That changes the game, doesn’t it? Now the two words put constraints on one another so that one is less inclined to wander through the association landscape. “Art profession” – might be an artist (could be a gallery owner, or a framer). Let’s add a few more words into the mix:
(1) art is not a profession
That sets up a very specific interaction between “art” and “profession,” and one that works against the grain of:
(2) art + profession = artist
Just exactly what’s going on in (1) is a bit tricky to explain, though the philosophers and linguists worry about such things. But it’s clearly different from (2). By way of a crude explication of (1) let me offer two more semantic “equations”:
(3) art = craft + inspiration
(4) profession = craft + money
The sense of (3) is that art involves craft skills in creating “works” infused with inspiration (whatever that is). The sense of (4) is that a profession is the exercise of craft skills to obtain money. Notice that both (3) and (4) contain “craft” in the definiens, they are otherwise different. The effect of (1) is to “cancel out” what art and profession hold in common and thereby focus our attention on the difference.
And then we have something like this:
(5) Art is not a profession lightly to be dismissed.
Now we’re back to (2) plus some additional semantic material.
And so it goes.
Game 3: Lost cues
This experiment is, in a way, the inverse of experiment 1. There we inserted structural delimiters (those line endings) that weren’t there in the original text. This time we’re going to remove structural delimiters: punctuation marks and line-initial capital letters. Again, David Patrick Columbia provides the text, just a bit further down the page from the passage in experiment 1:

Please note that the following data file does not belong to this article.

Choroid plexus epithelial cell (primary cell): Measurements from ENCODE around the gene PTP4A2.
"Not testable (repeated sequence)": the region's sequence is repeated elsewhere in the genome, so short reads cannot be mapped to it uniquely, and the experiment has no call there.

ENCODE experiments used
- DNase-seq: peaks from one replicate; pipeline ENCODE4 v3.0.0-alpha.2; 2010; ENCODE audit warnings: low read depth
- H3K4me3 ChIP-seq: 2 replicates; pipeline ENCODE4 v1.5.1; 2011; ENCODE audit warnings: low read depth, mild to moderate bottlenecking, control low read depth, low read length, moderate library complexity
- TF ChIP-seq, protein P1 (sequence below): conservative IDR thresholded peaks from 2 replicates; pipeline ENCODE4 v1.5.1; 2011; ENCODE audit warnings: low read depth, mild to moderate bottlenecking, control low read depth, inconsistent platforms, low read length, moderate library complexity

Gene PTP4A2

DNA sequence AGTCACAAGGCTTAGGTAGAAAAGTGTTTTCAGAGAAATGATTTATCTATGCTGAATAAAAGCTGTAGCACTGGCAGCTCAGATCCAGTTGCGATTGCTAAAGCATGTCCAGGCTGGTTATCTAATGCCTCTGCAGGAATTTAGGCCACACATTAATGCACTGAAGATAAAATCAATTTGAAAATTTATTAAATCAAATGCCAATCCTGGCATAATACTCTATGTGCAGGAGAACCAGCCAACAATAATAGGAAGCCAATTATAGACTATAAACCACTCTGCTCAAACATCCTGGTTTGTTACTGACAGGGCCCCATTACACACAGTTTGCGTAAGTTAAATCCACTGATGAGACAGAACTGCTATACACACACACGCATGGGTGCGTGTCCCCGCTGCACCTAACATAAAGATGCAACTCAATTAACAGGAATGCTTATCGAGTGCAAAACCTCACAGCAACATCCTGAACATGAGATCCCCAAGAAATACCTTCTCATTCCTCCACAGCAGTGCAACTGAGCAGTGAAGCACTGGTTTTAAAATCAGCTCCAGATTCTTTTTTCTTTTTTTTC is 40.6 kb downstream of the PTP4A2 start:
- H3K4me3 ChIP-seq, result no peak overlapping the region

The courtly Mr. Ney is not a newcomer to Southampton in the 1990s he and his previous wife Judy they were divorced last year owned a house that had previously been owned by Anne McDonnell Ford Johnson also a Southamptonite and coincidentally a cousin of Pat Wood small worlds collide and happiness results congratulations to the happy couple
Now what? The result isn’t “poetic.” Rather, it is a bit of confusion. The passage has not been rendered unintelligible, but it’s a bit difficult to parse. In particular, there’s an interjection – “they were divorced last year” – that derails one’s parsing when you have no cue that it’s an interjection.
Without those simple little cues that delimit phrases, punctuation marks and capitalization, we’ve got to think explicitly about how to group the words into phrases. We can figure out what’s going on, but it takes some work.
Finally, I offer you Shakespeare’s Sonnet 129, in modernized spelling, but without punctuation, initial caps, line breaks, or even word boundaries:
Pretty opaque, no? Now I've restored word boundaries:
the expense of spirit in a waste of shame is lust in action and till action lust is perjured murderous blood full of blame savage extreme rude cruel not to trust enjoy'd no sooner but despised straight past reason hunted and no sooner had past reason hated as a swallow'd bait on purpose laid to make the taker mad mad in pursuit and in possession so had having and in quest to have extreme a bliss in proof and proved a very woe before a joy proposed behind a dream all this the world well knows yet none knows well to shun the heaven that leads men to this hell
A bit better, no? But still, much is lost. How do you recover the sentences, and the phrases that make them up?
And when that's done, much is still missing. What about the sonnet form? If you didn’t know that this was a sonnet, how would you figure out the line divisions or even know to look for them? How would you detect the rhymes? Could you even detect the meter?
How can so much be lost by changing so little? Or, more exactly, by changing so many little things, for the cumulative effect of all those little things is FORM.